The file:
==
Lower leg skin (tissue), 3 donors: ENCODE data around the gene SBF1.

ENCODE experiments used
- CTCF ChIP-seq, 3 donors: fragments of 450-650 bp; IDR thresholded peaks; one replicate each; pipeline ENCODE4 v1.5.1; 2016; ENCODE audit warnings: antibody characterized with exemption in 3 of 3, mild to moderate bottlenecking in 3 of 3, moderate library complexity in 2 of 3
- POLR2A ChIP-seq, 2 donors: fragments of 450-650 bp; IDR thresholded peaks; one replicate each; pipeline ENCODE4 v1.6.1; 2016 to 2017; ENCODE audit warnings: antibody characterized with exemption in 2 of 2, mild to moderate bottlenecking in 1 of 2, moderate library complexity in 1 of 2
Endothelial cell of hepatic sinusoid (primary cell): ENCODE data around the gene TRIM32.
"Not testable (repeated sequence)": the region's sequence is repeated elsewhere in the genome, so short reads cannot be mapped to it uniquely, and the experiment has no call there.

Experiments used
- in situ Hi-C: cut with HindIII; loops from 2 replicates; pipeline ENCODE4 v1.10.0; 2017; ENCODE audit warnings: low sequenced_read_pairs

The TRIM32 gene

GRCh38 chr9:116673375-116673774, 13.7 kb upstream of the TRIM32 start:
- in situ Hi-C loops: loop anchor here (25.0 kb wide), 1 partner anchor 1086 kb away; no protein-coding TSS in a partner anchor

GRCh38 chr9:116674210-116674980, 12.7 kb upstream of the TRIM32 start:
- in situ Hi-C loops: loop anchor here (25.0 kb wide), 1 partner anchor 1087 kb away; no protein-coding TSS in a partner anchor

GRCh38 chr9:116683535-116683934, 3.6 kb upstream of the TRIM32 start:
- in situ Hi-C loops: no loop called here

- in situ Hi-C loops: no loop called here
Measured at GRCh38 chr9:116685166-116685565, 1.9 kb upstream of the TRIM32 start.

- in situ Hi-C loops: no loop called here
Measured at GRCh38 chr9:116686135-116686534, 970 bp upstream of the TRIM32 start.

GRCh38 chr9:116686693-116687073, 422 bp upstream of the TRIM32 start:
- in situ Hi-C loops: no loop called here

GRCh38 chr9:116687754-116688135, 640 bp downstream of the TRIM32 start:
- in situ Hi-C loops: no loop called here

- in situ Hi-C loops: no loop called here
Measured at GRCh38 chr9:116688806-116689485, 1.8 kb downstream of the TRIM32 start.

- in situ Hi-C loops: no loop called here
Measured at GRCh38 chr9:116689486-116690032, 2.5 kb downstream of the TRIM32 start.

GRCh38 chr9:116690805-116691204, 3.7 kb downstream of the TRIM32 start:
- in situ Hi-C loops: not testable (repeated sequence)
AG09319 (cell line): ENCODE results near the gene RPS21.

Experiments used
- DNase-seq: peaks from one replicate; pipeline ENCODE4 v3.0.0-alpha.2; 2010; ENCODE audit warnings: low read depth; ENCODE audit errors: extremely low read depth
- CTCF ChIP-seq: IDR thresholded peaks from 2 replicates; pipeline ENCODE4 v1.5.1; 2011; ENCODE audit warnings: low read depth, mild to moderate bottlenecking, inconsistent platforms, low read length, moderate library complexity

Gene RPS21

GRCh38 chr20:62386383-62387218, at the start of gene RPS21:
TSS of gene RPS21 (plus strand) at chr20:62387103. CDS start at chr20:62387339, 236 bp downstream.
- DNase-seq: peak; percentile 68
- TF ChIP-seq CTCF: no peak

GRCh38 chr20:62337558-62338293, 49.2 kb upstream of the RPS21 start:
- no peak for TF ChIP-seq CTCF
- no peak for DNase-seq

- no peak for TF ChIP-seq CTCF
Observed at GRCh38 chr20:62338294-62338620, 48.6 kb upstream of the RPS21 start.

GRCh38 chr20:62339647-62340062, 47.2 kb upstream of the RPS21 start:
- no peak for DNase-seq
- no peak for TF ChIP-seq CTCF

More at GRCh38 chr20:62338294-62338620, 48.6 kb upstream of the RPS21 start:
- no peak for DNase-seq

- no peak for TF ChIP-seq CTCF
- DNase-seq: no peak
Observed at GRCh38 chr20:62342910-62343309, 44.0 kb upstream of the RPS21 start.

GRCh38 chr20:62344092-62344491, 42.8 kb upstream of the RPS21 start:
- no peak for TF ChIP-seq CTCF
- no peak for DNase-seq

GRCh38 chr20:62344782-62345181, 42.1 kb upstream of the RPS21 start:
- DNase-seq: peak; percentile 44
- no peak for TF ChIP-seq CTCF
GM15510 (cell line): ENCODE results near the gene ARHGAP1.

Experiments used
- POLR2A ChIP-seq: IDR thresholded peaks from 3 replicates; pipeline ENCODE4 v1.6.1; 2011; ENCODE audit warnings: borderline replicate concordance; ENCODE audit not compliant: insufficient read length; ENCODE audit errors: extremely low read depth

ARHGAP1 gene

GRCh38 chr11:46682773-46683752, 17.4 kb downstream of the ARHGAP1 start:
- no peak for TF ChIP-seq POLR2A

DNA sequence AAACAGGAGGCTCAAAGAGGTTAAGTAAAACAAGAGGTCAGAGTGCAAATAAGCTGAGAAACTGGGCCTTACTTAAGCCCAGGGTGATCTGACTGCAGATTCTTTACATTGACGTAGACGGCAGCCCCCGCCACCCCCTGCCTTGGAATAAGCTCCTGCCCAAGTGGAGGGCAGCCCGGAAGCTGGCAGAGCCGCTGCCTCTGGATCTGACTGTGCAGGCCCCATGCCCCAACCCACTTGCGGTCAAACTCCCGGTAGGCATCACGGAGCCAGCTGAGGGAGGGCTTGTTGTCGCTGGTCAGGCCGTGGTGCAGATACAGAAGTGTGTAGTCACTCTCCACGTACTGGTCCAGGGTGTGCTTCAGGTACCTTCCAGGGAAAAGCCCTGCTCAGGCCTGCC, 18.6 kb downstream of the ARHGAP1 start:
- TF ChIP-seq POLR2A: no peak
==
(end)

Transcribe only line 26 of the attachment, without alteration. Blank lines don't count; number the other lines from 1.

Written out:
- in situ Hi-C loops: no loop called here